Guyana must do more to attract investment- Canadian envoy

Last Updated on Saturday, 26 December 2015, 21:01 by GxMedia

Canada’s High Commissioner to Guyana, David Devine

Western Nations, spearheaded by Canada, on Thursday cautioned that investors would not rush to Guyana unless the South American country addresses corruption, protects intellectual property, inks investment accords and revamps some of its laws.

Addressing the opening of the two-day Guyana Investment Conference, Canada’s High Commissioner to Guyana David Devine said just promoting the country as an investment-destination was insufficient.

Devine urged participants not to engage in a blame-game but to find ways of addressing issues such as security and governance. “Guyana’s investment potential hinges on the confidence of investors in the country’s security and governance,” he said.

“This forum should not be seen as the opportunity to play the blame game or to gain political points, but rather to discuss Guyana’s investment realities and at identify a roadmap for the way forward,” he added.

The Canadian envoy also told President Donald Ramotar, top government ministers, bureaucrats, private sector leaders, security experts and members of the diplomatic community at the opening session that the forum would address the impact that social ills such as child labour, bribery, lack of transparency and corruption have on investment.

“International firms are often beholden to the laws of their countries and the expectations of their investors who often entrusts their hard earned dollars into companies who operate abroad. Canadian, US and UK firms that work anywhere in the world can be severely prosecuted back in their own countries under their own domestic law for engaging in bribery or corrupting any public official in another foreign country anywhere in the world,” he added in speaking generally on such unethical and illegal practices.

In an apparent reaction to Devine’s concerns about corruption, President Ramotar again acknowledged that there were mechanisms to address the scourge. At the same time, he suggested that government critics have failed to present evidence of corruption on a recently televised series on corruption. “We even organised a public discussion on the television- seven programmes- and none of these programmes were any strong, entrenched corruption was ever established and we are ready to do it again for anyone who is doubtful,” he said.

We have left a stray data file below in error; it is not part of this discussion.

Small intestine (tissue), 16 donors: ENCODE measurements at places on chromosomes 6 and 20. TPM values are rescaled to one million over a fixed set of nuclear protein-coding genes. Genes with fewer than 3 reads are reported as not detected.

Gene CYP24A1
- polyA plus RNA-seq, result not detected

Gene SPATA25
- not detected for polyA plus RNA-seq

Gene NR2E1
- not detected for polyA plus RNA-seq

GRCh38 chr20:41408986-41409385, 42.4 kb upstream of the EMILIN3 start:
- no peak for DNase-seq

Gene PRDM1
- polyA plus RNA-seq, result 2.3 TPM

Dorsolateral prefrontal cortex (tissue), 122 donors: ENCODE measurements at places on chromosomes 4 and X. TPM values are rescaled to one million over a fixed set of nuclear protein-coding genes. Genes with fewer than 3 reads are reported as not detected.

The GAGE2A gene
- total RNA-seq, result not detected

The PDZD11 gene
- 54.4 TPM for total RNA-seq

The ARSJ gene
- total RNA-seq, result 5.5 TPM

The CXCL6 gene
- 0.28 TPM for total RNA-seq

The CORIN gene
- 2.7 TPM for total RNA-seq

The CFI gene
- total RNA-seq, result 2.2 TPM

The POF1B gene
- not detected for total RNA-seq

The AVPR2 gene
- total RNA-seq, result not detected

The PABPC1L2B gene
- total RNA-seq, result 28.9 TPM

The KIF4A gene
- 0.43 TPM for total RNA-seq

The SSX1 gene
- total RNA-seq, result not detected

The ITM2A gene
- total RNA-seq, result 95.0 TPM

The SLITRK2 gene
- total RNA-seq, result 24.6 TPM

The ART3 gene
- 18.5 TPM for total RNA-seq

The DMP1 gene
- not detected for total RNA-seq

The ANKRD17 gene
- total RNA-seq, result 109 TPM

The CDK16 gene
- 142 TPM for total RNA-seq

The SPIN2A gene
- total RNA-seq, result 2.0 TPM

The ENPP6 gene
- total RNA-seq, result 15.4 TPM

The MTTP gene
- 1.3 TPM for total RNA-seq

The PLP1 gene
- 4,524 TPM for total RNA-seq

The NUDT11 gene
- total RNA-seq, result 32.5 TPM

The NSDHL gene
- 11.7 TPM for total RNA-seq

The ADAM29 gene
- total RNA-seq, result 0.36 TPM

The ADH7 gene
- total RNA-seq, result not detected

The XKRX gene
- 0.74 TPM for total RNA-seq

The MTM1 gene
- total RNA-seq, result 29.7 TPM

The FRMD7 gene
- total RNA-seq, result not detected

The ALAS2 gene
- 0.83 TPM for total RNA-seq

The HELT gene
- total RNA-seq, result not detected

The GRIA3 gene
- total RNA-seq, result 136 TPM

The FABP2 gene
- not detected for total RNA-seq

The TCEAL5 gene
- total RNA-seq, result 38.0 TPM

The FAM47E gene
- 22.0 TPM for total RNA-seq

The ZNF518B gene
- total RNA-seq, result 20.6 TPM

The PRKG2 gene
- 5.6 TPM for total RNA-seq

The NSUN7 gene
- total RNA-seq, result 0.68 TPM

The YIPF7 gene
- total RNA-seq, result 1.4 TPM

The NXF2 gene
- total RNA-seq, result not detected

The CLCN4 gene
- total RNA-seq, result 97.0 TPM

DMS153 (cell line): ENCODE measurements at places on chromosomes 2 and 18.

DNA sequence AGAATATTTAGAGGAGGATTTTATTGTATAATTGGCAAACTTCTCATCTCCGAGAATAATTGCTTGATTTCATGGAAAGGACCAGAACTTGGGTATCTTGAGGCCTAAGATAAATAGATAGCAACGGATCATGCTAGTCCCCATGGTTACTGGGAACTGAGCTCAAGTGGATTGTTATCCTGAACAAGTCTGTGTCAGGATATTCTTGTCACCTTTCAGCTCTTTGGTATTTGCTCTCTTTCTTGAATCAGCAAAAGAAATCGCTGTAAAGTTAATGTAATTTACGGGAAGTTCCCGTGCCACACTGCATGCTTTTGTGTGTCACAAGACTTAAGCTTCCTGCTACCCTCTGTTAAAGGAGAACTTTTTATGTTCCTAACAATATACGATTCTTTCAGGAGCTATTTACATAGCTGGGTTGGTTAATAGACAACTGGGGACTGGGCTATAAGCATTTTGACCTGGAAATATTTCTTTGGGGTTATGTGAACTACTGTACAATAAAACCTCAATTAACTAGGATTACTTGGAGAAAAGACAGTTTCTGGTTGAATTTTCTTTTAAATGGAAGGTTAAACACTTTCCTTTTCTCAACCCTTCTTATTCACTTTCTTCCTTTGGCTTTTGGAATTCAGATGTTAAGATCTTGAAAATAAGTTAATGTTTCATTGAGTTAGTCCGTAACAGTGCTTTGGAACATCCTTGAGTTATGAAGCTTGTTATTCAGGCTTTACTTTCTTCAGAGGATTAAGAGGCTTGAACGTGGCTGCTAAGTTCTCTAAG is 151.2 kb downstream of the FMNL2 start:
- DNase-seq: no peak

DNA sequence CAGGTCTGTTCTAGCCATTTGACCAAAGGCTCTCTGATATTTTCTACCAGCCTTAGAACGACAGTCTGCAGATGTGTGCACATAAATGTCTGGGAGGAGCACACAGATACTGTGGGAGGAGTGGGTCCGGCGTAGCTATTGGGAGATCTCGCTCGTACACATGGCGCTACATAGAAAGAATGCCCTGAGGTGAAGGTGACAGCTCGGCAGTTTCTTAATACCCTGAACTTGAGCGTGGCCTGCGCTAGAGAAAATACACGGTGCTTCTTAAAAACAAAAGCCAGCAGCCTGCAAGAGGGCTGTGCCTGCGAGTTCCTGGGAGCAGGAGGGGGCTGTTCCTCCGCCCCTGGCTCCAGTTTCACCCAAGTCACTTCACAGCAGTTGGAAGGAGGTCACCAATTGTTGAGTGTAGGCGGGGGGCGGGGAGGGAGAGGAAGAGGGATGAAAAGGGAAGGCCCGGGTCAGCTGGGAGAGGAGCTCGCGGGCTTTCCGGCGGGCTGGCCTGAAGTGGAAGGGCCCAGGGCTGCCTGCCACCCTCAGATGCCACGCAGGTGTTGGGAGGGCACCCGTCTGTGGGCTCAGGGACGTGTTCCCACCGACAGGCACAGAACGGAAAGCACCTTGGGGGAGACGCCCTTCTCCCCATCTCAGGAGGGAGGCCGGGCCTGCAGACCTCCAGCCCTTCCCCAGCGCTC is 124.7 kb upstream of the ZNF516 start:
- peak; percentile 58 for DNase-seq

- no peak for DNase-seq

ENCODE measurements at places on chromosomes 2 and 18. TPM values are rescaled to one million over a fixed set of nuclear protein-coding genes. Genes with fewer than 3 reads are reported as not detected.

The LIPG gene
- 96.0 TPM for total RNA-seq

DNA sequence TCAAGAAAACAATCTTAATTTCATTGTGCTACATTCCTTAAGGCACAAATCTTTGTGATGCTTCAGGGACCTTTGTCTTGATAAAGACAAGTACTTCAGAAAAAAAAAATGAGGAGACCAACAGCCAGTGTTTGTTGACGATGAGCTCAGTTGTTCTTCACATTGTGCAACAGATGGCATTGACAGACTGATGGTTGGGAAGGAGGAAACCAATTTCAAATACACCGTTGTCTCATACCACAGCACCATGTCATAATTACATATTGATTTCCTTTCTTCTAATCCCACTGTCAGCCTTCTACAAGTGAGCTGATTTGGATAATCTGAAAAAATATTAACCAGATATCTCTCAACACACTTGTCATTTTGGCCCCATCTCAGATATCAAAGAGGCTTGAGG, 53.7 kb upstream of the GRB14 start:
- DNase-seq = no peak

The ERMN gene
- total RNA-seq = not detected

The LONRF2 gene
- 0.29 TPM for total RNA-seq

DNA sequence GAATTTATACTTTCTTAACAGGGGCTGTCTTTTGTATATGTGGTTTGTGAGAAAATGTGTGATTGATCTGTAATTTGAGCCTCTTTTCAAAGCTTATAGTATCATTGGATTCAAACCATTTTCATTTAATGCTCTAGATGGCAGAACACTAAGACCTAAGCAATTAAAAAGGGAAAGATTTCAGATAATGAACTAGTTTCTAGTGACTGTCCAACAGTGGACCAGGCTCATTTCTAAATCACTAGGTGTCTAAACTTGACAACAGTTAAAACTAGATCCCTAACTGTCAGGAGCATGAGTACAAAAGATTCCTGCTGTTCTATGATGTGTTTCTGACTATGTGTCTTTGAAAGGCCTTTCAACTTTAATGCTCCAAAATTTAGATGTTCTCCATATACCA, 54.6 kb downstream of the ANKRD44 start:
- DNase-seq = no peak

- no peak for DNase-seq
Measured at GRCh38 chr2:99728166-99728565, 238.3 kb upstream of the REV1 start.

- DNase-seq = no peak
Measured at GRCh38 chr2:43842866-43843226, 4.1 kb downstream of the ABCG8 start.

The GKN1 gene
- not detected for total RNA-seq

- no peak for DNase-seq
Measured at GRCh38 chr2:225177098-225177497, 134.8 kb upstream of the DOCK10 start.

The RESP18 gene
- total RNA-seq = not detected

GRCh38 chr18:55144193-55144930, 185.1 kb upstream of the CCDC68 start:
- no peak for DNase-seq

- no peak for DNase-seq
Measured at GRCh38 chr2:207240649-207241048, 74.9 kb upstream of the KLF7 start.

The opposition has been pressing very hard in recent months for the constitutionally required Procurement Commission to be established. Government has since reacted by saying it wants the law to be amended to retain cabinet oversight of the process.

Pressing his case for a fair and balanced regulatory investment as another key to making Guyana an attractive investment destination, the Canadian High Commissioner said

Guyana, even with its impressive prospects, must satisfy certain key requirement of global lenders in order successfully raise required capital in international markets.

Conference organisers- American, British, Canadian and European missions as well as a number of businesses and regional and international partners- want Guyana to examine go into its “toolbox” of policies to generate high quality investment. They include bilateral investment treaties, double taxation agreements, intellectual property protection, development banks and sovereign wealth funds. “How these will apply to Guyana, is a decision that only Guyana can make,” said Devine.

Thursday’s panel discussions were expected to address how the capital market processes work to help foster a greater understanding the investment practices of global investors and International financial institutional (IFI’s) is important, not just for companies, but also for governments.

Restrictive rules and archaic laws such as those governing copyright laws and intellectual property protection are used by investors to measure how their investments will fare in international jurisdictions.

The Canadian High Commissioner conceded that it would be difficult to amend Guyana’s laws and regulations but suggested that the country had little choice if it is to evolve with the global changes and become an attractive location for companies, local and international companies alike, to conduct business.

“These include sound economic fundamentals, combined with a solid regulatory environment that facilitates the conduct of business, built around the cornerstones of free enterprise, free trade and free markets. The pursuit of these fundamentals will help to establish Guyana as one of the most attractive business hubs in the region,” he added.

The Canadian diplomat said that in an environment where time is money, investors are very prudent about where and when they would get the greatest quality returns for their investments in countries where there are ethical and transparent business practices.